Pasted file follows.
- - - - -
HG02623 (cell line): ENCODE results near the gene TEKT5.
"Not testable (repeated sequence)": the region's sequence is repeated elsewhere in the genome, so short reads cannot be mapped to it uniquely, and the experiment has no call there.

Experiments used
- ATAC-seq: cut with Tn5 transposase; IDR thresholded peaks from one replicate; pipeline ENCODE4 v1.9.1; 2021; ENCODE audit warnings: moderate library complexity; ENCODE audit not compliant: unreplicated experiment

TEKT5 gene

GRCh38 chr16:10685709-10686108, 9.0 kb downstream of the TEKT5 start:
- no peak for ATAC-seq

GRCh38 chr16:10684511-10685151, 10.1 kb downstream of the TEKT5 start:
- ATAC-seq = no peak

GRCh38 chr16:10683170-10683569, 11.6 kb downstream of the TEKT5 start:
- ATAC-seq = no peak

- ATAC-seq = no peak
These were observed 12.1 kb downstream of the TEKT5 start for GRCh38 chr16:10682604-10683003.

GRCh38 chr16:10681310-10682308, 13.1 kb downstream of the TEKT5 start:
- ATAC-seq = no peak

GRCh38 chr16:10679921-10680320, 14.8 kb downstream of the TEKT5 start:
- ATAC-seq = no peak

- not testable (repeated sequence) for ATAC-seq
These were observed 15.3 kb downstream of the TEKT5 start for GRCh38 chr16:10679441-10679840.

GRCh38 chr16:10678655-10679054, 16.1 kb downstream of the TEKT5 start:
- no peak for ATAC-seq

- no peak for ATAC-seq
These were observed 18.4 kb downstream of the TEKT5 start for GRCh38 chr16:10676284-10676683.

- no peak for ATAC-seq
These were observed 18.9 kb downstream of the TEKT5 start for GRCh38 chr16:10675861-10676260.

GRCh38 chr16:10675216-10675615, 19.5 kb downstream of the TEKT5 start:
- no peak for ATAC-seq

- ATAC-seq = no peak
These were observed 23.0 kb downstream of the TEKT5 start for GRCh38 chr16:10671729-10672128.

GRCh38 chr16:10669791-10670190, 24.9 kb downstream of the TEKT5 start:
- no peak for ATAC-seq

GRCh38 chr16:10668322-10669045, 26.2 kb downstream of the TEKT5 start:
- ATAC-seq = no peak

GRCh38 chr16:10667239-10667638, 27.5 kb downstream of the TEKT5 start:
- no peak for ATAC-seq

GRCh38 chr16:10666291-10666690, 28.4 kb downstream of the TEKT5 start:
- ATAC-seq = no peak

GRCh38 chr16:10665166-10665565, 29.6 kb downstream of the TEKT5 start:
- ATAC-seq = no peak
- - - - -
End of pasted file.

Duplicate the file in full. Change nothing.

HG02623 (cell line): ENCODE results near the gene TEKT5.
"Not testable (repeated sequence)": the region's sequence is repeated elsewhere in the genome, so short reads cannot be mapped to it uniquely, and the experiment has no call there.

Experiments used
- ATAC-seq: cut with Tn5 transposase; IDR thresholded peaks from one replicate; pipeline ENCODE4 v1.9.1; 2021; ENCODE audit warnings: moderate library complexity; ENCODE audit not compliant: unreplicated experiment

TEKT5 gene

GRCh38 chr16:10685709-10686108, 9.0 kb downstream of the TEKT5 start:
- no peak for ATAC-seq

GRCh38 chr16:10684511-10685151, 10.1 kb downstream of the TEKT5 start:
- ATAC-seq = no peak

GRCh38 chr16:10683170-10683569, 11.6 kb downstream of the TEKT5 start:
- ATAC-seq = no peak

- ATAC-seq = no peak
These were observed 12.1 kb downstream of the TEKT5 start for GRCh38 chr16:10682604-10683003.

GRCh38 chr16:10681310-10682308, 13.1 kb downstream of the TEKT5 start:
- ATAC-seq = no peak

GRCh38 chr16:10679921-10680320, 14.8 kb downstream of the TEKT5 start:
- ATAC-seq = no peak

- not testable (repeated sequence) for ATAC-seq
These were observed 15.3 kb downstream of the TEKT5 start for GRCh38 chr16:10679441-10679840.

GRCh38 chr16:10678655-10679054, 16.1 kb downstream of the TEKT5 start:
- no peak for ATAC-seq

- no peak for ATAC-seq
These were observed 18.4 kb downstream of the TEKT5 start for GRCh38 chr16:10676284-10676683.

- no peak for ATAC-seq
These were observed 18.9 kb downstream of the TEKT5 start for GRCh38 chr16:10675861-10676260.

GRCh38 chr16:10675216-10675615, 19.5 kb downstream of the TEKT5 start:
- no peak for ATAC-seq

- ATAC-seq = no peak
These were observed 23.0 kb downstream of the TEKT5 start for GRCh38 chr16:10671729-10672128.

GRCh38 chr16:10669791-10670190, 24.9 kb downstream of the TEKT5 start:
- no peak for ATAC-seq

GRCh38 chr16:10668322-10669045, 26.2 kb downstream of the TEKT5 start:
- ATAC-seq = no peak

GRCh38 chr16:10667239-10667638, 27.5 kb downstream of the TEKT5 start:
- no peak for ATAC-seq

GRCh38 chr16:10666291-10666690, 28.4 kb downstream of the TEKT5 start:
- ATAC-seq = no peak

GRCh38 chr16:10665166-10665565, 29.6 kb downstream of the TEKT5 start:
- ATAC-seq = no peak